You haven’t checked your bank account in weeks because the tiny numbers depress you. Your kitchen table is buried under a pile of bills stamped with scary phrases like “Past Due” and “Final Notice.” You’ve given up on answering your phone because it’s always another bill collector.
When you’re in this place, the urge to just give up is overwhelming. It’s really hard to figure out how to keep going when you know that you’re going to have to work incredibly hard just to catch up to everyone around you. What is important is that you don’t. Don’t give up. Instead, remind yourself of this cold, hard, fact: lots of people have been exactly where you are right now and they have all survived. You will too.
Here is how you do it:
Numbers Aren’t Scary
Stop hiding from your numbers. In fact, work hard to find out exactly what your numbers are. Yes they are incredibly depressing right now, but this is the starting place for figuring out just how you’re going to climb out of the hole into which you have fallen.
The best way to figure out your numbers is to get a current copy of your credit report. Go through this report as carefully as possible and dispute anything you think isn’t true. Then use the information on your corrected report to call your creditors and lenders and find out exactly how much you owe and to ask them to send a current statement to you so that you can figure out how to start the repayment process.
Ask for Help?
Depending on your current financial situation, you might want to meet with a debt counselor or financial advisor. There are non-profit organizations that will help you sort through your bills and debts and figure out if you can start paying everything off on your own or if you should opt into some credit counseling or a debt consolidation program. If you’re debt-weeds are particularly tall, it is likely in your best interest to work with a program (always work with nonprofits so you don’t wind up paying too much) but meet with a counselor first to figure out what you should do.
Set Up a Budget and a Repayment Plan
One of the reasons that many people find their financial situations falling apart is that they don’t ever put together a budget. If you don’t yet have a monthly budget, now is the time to build one–when you know how much you owe and how much you should be paying each month. Write out a budget and start building the habit of tracking your finances–not just generally, but down to the penny. If you don’t want to use pen and paper, then at least try one of the many online budget apps. You can go with Mint or Personal Capital as the two front-runners.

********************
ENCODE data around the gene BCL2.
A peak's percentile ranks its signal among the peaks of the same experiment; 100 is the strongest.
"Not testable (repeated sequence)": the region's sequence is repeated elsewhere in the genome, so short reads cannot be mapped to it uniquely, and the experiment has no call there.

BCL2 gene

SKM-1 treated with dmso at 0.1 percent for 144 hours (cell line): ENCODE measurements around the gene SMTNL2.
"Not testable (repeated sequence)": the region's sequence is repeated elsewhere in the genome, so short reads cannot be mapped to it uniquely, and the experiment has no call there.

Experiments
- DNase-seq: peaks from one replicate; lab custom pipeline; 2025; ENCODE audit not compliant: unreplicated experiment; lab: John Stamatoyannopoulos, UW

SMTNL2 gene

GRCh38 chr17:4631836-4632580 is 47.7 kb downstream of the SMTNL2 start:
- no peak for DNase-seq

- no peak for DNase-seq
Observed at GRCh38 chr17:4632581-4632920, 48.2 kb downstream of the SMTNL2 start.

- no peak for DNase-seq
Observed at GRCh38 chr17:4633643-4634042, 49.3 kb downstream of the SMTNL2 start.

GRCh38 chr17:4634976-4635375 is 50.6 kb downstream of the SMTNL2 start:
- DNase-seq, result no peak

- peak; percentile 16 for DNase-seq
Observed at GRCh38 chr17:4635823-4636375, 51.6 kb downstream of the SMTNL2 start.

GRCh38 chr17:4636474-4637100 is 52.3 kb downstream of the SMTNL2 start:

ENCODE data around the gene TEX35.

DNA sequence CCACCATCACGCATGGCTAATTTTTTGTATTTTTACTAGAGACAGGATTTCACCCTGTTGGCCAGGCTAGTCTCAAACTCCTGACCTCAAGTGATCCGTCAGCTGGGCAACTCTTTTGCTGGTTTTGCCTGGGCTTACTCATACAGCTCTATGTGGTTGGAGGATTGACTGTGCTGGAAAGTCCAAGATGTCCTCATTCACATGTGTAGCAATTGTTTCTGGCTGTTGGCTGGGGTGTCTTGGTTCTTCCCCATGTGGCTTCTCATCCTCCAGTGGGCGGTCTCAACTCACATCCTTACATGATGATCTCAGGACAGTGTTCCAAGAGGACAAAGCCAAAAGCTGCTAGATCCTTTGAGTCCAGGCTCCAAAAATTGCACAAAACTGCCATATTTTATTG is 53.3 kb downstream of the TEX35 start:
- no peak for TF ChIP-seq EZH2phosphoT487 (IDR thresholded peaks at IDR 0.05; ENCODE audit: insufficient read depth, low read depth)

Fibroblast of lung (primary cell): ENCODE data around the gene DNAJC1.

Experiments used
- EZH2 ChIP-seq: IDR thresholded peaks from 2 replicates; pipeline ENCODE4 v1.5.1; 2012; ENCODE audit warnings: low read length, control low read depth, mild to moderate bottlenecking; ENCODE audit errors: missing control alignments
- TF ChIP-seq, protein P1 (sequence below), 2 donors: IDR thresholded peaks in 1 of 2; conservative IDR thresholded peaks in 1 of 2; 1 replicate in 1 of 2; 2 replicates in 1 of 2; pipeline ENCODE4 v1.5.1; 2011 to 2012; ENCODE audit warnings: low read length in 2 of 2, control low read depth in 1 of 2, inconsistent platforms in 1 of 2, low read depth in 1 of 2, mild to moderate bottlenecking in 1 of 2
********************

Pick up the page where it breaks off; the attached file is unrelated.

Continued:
Usually what happens when you write out a budget is that you will find that you likely aren’t bringing in enough to cover all of the things you need to buy and the bills you need to pay. This is when you need to start to look for ways to save money and, potentially, for ways to bring in extra income to make sticking to your budget easier.
Set Up a Savings Plan
It is important that, while you are paying down your debts, you are also working to save up money for rainy days, emergencies, etc. So many people wait until they’ve paid off their debts to start saving. Guess what. This is usually how you’re-mire yourself in debt. Emergencies have a way of popping up just when you think you’ve got a handle on your finances.
There are a lot of great savings plans that will help you save a little bit at a time every week so that you can build up a substantial savings within a year. Start using one of them.
Don’t wait until you’re debt free and you’ve built up a nest egg to start learning about financial planning, investment, etc. A good way to do this is to choose a financial news blog or two to start reading now. This way, when you feel financially stable enough to invest, you’ll know what you’re doing.
This is also a good time to start figuring out how you’re going to repair your credit. As you pay down your debts and build a history of paying your bills on time, your credit will start to repair itself naturally, but there are also things you can do to speed up the recovery process.
The point is this: you can get out of debt (take some time to read these articles). We’ve broken the process down in this article to look simple. It isn’t going to be simple; it will take some work. If you’re willing to work and work hard, however, you can get your finances under control. We promise!
Do You Know Your Credit Score?
Even if you don’t plan on getting a loan, a good credit score can affect your ability to get a job, a place to live, and will save you money whenever you need to borrow. If you don’t know your credit score, you can get yours free at Credit Sesame. It’s 100% free with no credit card required to signup. I’ve been using it for years to monitor my credit score.